Rabbi Dee’s compelling economic argument for American aliyah is that when 5% of a Jewish community sell their houses, and leave, the value of homes in that community drops appreciably. When 10% decide to make aliyah, those values plummet exponentially. Consequently, with less equity, buying property in Israel more difficult—so why wait?

He also identifies other compelling reasons for aliyah. He sees the war in Israel in a larger context. After 75 years of the Medina, which represents three generations of Jews–a Chazakah, and the decline of internal fighting in Israel post 10/7, Israel, a light unto the nations, is at the center of a world stage.

In his pro-aliyah argument, Rabbi Dee underscores the Ramban’s and the Rambam’s writings. Whereas Ramban argues that living in the Diaspora is permitted for Jews as “practice,” the Rambam argues that it is only permissible if most Jews reside outside Israel. As Jewry has just about reached Rambam’s tipping point, and more Jews may live in Israel than in the Diaspora, Jewry must now grapple with this halachic and personal dilemma.

Halachic obligations and aliyah aside, Rabbi Dee’s immediate reaction to American antisemitism and student anti-Zionist uprisings (and media coverage of them) follows.

 

Cultural Contrasts–American vs.
Israeli Youth Post 10/7

The contrast between American and Israeli youth, Rabbi Dee maintains, is night and day. Of the latter, he is immensely proud, and references an article on the patriotism of digitally savvy Gen Z military age students (Schneider, 2023 [see below]). He adds. “Nobody could have believed that our youth could put down their phones for five minutes, let alone fight like the bravest soldiers we’ve ever had.” Nor could they believe that when reservists were called up, it was anticipated that 60% would turn out, not the 120% who responded. The culture, love of country, and unity in Israel are so incredible, Rabbi Dee says, smiling.

“It’s heartwarming, and at the same time, heartbreaking to see what American youth are doing” to break the country apart, for which, he believes, there will be no quick fix—unless, God forbid, there is some massive attack on the US. He also faults politicians and the media for applying moral equivalence to both sides in the war in Israel, where none exists. When they equate the murder of his family by terrorists with non-premeditated casualties on the opposing side, or don’t call out antisemites, it’s problematic. “A culture that is so unable to determine right from wrong,” he says, lacks a future. So, in the wake of his own tragedy, what course has he taken and what does he see as his role in countering moral equivalence and providing chizuk for his country?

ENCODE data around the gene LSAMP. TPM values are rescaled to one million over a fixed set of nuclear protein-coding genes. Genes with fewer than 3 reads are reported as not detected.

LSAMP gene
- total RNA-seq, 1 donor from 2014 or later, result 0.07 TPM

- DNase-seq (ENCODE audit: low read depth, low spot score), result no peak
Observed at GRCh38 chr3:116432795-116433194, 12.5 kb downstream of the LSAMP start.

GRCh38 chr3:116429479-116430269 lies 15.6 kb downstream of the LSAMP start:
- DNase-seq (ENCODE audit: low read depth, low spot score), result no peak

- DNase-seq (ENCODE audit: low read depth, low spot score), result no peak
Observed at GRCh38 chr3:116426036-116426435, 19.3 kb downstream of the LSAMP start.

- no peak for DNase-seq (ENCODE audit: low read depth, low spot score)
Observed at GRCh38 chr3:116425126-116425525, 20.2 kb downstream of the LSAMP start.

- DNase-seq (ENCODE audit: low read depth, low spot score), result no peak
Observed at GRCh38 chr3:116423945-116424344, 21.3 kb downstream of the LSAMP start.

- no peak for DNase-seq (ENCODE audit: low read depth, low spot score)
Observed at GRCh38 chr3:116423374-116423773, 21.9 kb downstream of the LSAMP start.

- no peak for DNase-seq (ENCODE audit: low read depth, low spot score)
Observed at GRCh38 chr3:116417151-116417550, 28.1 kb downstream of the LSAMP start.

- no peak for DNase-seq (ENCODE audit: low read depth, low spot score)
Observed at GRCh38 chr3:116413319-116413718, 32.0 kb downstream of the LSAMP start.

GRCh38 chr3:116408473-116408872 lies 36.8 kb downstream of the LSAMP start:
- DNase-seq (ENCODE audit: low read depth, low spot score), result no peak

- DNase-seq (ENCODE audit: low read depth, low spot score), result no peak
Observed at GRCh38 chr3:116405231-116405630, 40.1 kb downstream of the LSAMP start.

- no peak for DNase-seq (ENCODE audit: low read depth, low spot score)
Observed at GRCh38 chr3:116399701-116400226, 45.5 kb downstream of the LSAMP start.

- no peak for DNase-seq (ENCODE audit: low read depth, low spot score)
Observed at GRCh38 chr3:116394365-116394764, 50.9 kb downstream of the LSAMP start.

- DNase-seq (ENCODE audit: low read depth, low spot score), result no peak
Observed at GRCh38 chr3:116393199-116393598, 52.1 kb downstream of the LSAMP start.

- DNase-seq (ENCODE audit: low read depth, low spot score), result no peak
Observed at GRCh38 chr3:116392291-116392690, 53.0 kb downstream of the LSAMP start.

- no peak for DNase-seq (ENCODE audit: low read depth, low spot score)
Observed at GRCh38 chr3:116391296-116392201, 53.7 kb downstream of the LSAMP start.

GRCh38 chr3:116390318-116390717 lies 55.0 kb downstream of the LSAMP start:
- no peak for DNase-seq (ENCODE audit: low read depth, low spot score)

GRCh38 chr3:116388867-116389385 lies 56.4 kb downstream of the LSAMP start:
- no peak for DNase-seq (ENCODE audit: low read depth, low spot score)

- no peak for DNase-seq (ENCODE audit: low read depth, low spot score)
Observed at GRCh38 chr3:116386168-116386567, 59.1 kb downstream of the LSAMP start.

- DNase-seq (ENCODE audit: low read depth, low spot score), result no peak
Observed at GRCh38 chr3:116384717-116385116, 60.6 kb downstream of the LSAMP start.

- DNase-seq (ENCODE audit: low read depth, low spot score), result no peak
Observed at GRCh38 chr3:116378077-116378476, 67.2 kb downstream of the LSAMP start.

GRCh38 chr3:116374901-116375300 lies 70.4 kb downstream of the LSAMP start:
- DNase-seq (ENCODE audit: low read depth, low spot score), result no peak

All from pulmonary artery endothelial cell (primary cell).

Lucy, Keren, Rina, Tali and Maia Dee at Istanbul Market, 2022. (Credit: Keren Dee)

Coping With Tragedy by Reaching Out to Others

Rabbi Dee, inspired by his wife Lucy, an English teacher, taught math until the tragedy. He took a sabbatical, spoke about unity, and when the war broke out, was determined to give chizuk to various communities. Now, with America as it is, he promotes aliyah to any audience willing to hear him. During this past U.S. visit, he spoke 26 times in 18 locations. On May 25, at Shomrei Torah of Fair Lawn, his message to the congregation was principally about aliyah, and Israel as the true Jewish homeland.